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Most of the problems I've seen at a corporate

by Tony Hopkinson In reply to Share Your Security Probl ...

level have been 0 day stuff or problems down to patch cycles. Things like you get a driver update that breaks some of your machines (seen that twice at home as well) bundled in with other fixes.

User education is another one, I still get emails from our IS department about not sending my bank account details to banks I don't have an account with.

Home wise most of my problems were pre XP and down to my son's inspired lack of technical knowledge and his habit of looking at naked ladies, getting free music, free ring tones etc. Not to mention freely accepting the largesse of anyone who chooses to IM him.

Just setting him up his own unprivileged user account solved most of them. AV and Tea timer along with a software firewall pretty much killed most of the problems. He uses IE and has the largest collection of unwanted toolbars in the known universe though. My AV regularly picks up bad guys in his IE cache that have been unable to self install, so I'm down to house keeping now.

Windows security has improved dramatically over the last few years, though personally I believe through design choices they've erred on the side of connectivity as opposed to security.

While nearly all prevention is effectively signature based, the security model is default allow and the lack of kernel and user space separation is still in operation we are going to have to be constantly vigilant though.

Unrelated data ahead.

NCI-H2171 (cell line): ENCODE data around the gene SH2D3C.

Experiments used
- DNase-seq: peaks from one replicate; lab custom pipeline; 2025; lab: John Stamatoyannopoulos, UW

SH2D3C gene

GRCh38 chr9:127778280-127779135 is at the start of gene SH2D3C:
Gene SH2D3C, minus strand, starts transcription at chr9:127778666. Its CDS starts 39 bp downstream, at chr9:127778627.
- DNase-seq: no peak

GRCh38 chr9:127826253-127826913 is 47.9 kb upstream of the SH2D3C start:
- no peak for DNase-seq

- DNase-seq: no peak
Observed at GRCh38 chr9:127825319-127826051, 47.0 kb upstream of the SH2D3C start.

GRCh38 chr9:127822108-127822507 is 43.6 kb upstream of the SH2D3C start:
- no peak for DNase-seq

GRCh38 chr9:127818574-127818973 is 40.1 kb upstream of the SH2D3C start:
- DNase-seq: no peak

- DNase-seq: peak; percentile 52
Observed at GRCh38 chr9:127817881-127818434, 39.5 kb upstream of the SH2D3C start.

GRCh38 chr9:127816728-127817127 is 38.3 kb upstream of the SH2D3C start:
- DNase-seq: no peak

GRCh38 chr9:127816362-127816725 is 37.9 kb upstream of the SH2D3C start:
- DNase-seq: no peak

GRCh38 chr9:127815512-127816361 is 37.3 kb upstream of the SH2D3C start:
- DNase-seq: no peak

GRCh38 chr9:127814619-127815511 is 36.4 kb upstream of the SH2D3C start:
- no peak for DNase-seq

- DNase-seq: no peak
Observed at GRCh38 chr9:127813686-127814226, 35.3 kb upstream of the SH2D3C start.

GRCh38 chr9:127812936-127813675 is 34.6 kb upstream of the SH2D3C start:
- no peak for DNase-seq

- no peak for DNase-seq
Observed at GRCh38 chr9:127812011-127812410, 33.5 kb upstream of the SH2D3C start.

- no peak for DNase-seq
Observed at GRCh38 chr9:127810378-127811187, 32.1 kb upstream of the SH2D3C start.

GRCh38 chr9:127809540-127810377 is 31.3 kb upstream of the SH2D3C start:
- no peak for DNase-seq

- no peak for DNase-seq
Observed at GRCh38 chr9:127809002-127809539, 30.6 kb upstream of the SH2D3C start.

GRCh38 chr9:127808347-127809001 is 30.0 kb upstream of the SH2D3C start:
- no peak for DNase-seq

Most corporates lock down their users to avoid them shooting themselves and loads of other people in the foot. Some still don't though. Others still have exceptions.
I have admin rights on my PC and effective permission to go out of bounds of the default
company policy in order to do my job. So they are reliant on my knowledge, that's OK most of the time I do know my arse from my elbow.

Of course then you find out a manager who's regularly confused by the off button has the same access on account of he's a boss.

Ho Hum

It is getting better, and it can get better still, we need alternatives and we need to put the pressure on though. Securing software costs money and cuts into profits, so they won't do it unless they have to.

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I agree that Most of the problems

by w2ktechman In reply to Most of the problems I've ...

are due to user fault and/or viri. But at the same time, there are those patches that come through that will break 1 out of 100 systems or so. and others that break 1 out of 3 systems.

Patch management is a critical need, don't get me wrong there. But patches are not tested against every PC config a large company (or small one) has, so machines will break. However, it does keep me employed, so I am not going to complain too much. I still have a problem with reinstalling Sygate corp on 2-5 systems a month due to all network traffic is blocked, or Symantec corp ed. because it decides to stop updating -- not sure how to fix it permanently though...